4. 4. The Columbus Urban League 4 E-DIRECT MAIL.................................................................................................................................................................................68 APPENDIX G.............................................................................................................................................................................69 E-NEWSLETTER..................................................................................................................................................................................69
  5. 5. The Columbus Urban League 5 Executive Summary Situation, Positioning and Market Analysis For the past ninety years, the Columbus Urban League (CUL) has made a significant impact upon the communities in and around central Ohio. The impact of the organization has taken the form of providing individuals and families with opportunities to learn job skills, strengthen their families, improve their health, and obtain affordable housing. True to the CUL’s slogan, when lives are changed in ways like these, communities are empowered. The CUL’s legacy of civil rights activism and community service has positioned it as a well-respected organization among its peers. This history also effectively positions the CUL in the minds of the community, as a social service organization that strives to improve the community in general. However, to maintain its relevance and ability to make attract clients, the CUL needs to grow into an organization that delivers more focused, directed, and contemporary messages. Recent and impending political, economic, social, and technological changes to the marketplace demand that the CUL reflect the image of a modern agency that serves the community in precise and practical, yet innovative, ways.
  6. 6. The Columbus Urban League 6 Proposed Actions To facilitate such growth, this marketing plan divides the audience of the CUL into three groups: users, donors, and volunteers. The goals suggested focus on user and donor audiences, as they are the two that most directly impact the success of the organization. To effect growth among these target audiences, the CUL must set two goals: first, it must position itself as a valuable, contemporary, growing organization dedicated to helping low-income disadvantaged people become productive members of society, both socially and economically. Secondly, the CUL must raise its profile among potential private and individual donors, making itself a more compelling option for charitable donations. Reaching each of these goals is imperative to the continued existence and success of the CUL. The first goal is designed to shore up the target audience of clients and potential clients. Competition poses a serious and consistent threat in business, even in the non-profit arena. Columbus is home to several non-profit organizations that seek to provide the same, or at least similar, services to the community as the CUL provides. Thus, the CUL shares at least one target audience with its competitors. That target audience must be inspired and motivated to look to the CUL for assistance, rather than to the competition. If the target audience is not sufficiently motivated, the CUL will consistently lose clients to competitors, and as a result, lose public funding.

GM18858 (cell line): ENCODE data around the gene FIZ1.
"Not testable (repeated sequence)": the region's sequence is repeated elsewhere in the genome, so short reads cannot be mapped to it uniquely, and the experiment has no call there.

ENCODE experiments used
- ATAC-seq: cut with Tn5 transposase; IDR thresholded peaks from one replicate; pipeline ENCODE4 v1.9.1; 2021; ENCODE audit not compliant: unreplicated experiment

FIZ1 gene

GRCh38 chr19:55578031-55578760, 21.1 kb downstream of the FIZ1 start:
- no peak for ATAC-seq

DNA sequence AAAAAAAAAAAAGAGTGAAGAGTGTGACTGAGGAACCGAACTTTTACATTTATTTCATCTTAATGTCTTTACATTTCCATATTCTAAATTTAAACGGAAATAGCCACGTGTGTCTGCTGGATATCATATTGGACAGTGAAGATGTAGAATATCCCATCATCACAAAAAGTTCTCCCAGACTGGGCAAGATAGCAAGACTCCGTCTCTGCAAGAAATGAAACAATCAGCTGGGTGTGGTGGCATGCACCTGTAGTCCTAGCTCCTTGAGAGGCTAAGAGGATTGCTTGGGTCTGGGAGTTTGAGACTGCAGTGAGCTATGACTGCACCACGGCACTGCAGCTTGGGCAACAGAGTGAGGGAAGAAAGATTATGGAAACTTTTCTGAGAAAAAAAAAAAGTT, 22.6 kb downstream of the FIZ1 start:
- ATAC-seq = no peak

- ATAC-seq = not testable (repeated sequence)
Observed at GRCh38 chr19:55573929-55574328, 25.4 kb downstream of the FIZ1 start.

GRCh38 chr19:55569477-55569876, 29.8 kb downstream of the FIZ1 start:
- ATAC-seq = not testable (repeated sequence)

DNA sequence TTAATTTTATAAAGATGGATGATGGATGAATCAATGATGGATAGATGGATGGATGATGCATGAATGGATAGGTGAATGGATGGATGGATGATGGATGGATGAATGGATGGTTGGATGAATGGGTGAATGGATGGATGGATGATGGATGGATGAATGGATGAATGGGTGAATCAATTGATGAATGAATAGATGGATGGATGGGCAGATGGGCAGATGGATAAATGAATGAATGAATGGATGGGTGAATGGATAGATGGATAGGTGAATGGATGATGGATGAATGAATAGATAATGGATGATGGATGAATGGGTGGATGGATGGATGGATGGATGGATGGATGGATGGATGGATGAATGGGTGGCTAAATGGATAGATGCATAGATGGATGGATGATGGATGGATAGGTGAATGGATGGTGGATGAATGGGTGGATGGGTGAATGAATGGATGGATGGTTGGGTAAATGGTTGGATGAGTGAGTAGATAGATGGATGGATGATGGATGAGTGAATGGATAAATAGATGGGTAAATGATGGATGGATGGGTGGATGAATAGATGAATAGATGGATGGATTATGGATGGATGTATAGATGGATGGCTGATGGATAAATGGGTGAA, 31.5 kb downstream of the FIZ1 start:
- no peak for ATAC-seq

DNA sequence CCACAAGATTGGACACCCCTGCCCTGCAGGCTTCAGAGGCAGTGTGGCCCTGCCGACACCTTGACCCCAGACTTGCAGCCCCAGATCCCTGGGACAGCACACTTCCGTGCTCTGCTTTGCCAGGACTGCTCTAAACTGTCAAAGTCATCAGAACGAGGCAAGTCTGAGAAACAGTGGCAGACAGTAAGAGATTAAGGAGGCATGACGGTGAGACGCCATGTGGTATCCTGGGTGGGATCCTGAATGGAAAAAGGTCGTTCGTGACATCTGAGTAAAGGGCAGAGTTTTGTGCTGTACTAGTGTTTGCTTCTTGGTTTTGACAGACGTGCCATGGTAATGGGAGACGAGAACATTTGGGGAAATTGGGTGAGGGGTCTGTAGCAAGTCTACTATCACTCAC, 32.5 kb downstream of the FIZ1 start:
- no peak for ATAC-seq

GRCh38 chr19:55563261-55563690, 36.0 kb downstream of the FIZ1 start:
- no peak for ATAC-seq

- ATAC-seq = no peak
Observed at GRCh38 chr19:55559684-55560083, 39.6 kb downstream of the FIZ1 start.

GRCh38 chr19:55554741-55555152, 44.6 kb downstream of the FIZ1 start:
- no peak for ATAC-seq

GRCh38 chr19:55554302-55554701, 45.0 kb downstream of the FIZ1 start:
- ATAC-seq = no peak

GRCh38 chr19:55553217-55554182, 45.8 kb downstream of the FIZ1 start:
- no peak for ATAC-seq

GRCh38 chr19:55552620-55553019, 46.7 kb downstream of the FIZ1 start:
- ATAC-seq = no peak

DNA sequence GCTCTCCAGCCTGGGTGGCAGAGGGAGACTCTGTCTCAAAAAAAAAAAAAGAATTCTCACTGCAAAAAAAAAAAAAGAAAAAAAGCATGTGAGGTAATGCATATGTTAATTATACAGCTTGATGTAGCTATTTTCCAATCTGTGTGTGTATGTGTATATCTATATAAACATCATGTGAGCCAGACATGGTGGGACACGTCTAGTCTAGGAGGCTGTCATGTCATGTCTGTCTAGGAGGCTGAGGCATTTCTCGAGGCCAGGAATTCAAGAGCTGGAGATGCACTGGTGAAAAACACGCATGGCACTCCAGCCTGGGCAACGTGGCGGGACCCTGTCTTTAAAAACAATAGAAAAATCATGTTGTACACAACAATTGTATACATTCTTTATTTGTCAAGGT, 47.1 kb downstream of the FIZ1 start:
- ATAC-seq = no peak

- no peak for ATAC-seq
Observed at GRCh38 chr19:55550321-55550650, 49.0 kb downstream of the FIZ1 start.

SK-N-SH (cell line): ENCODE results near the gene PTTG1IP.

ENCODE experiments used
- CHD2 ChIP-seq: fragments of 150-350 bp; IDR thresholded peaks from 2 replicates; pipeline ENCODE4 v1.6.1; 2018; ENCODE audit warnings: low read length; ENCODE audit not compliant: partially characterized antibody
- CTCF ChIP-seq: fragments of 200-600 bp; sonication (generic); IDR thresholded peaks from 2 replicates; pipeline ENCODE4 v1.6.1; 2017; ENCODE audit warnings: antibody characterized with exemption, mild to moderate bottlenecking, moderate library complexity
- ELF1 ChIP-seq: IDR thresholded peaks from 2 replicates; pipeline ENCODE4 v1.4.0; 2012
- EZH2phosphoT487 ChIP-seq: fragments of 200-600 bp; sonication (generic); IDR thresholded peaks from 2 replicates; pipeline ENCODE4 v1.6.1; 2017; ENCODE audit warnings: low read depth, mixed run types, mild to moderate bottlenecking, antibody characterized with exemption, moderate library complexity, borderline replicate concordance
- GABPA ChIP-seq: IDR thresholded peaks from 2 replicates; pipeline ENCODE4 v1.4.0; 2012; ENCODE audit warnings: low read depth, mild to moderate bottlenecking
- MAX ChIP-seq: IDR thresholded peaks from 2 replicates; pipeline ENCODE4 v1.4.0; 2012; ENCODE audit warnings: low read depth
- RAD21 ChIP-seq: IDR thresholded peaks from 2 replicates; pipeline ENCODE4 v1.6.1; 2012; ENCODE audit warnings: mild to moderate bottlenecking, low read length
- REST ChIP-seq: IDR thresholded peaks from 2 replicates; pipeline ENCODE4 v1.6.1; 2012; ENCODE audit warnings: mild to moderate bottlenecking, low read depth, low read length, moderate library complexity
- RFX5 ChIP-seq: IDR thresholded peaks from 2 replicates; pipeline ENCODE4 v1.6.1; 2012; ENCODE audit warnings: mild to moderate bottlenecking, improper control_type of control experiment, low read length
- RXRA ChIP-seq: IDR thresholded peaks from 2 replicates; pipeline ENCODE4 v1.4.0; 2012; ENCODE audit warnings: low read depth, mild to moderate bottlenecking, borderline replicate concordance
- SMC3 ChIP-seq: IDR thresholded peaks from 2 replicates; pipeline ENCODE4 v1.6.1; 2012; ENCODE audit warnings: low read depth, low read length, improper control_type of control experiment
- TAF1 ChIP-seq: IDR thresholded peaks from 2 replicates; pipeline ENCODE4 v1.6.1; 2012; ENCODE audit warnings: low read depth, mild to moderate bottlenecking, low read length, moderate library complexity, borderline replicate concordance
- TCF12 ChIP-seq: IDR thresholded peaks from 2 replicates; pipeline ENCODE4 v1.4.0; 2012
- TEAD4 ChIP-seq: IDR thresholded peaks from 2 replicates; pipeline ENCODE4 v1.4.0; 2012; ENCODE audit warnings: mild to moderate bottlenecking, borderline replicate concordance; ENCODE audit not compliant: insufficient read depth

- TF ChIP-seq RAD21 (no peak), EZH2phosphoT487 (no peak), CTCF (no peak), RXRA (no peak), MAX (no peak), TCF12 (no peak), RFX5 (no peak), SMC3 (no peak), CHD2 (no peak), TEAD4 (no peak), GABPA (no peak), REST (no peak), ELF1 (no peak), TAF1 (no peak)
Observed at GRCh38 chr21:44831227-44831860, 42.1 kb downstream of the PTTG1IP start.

7. 7. The Columbus Urban League 7 The second goal is designed to ensure stable and consistent funding sources. Approximately eighty percent of the CUL’s current funding comes from government or federal grants (Columbus Urban League, 2008). These grants are mainstays of non-profit agencies and have typically been relied on as stable for decades. However, the current economic crisis and redirection of government resources may cause a significant reduction the amount of government grants available (Cummings, 2008). It is with this looming possibility in mind that the goal of appealing to private and individual donors is suggested. Should public funds diminish, regular donations from private organizations and individuals will help to sustain the CUL financially. Our proposed objectives and strategies for reaching these goals are straightforward. With regard to the first goal, we propose increasing the number of participants in CUL programs by ten percent within twelve months. Similarly, to raise the CUL’s profile among potential donors, we propose the objective of increasing the number of private donations by ten percent within twelve months. The strategies to be utilized in reaching these objectives entail vigorous and extensive promotion of the CUL in the communities frequented by the target audiences of potential clients and donors. The tactics that our strategies employ in bringing these objectives and goals to fruition are multi-pronged. They include flyers, direct mail, viral marketing and sponsored events. These tactics will reach potential clients by